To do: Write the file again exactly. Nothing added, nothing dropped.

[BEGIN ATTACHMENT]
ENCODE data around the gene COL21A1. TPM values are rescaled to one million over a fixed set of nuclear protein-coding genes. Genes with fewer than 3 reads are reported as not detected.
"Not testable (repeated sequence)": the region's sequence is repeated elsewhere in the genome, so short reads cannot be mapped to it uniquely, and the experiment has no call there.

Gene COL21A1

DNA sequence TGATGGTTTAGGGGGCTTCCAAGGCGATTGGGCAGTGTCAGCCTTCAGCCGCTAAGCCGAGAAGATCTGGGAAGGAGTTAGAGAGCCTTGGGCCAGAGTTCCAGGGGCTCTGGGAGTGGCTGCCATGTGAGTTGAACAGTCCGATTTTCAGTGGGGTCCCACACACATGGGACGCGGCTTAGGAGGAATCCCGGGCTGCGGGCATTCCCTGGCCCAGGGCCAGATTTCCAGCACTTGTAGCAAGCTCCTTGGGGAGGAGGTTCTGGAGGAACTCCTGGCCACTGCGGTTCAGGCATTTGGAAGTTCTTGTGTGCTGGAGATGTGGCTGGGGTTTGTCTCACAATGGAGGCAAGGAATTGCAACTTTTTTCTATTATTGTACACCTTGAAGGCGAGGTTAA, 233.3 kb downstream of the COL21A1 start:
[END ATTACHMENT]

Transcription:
ENCODE data around the gene COL21A1. TPM values are rescaled to one million over a fixed set of nuclear protein-coding genes. Genes with fewer than 3 reads are reported as not detected.
"Not testable (repeated sequence)": the region's sequence is repeated elsewhere in the genome, so short reads cannot be mapped to it uniquely, and the experiment has no call there.

Gene COL21A1

DNA sequence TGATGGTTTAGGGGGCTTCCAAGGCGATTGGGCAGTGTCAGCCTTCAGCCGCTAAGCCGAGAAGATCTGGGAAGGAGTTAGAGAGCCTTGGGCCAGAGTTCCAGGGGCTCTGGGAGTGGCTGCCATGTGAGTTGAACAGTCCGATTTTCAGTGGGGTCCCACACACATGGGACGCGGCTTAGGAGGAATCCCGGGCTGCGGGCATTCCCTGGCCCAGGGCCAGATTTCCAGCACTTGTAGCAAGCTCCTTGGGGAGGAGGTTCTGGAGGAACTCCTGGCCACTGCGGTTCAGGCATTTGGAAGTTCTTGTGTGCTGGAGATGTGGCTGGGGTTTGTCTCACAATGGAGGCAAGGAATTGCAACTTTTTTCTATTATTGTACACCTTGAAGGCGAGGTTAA, 233.3 kb downstream of the COL21A1 start: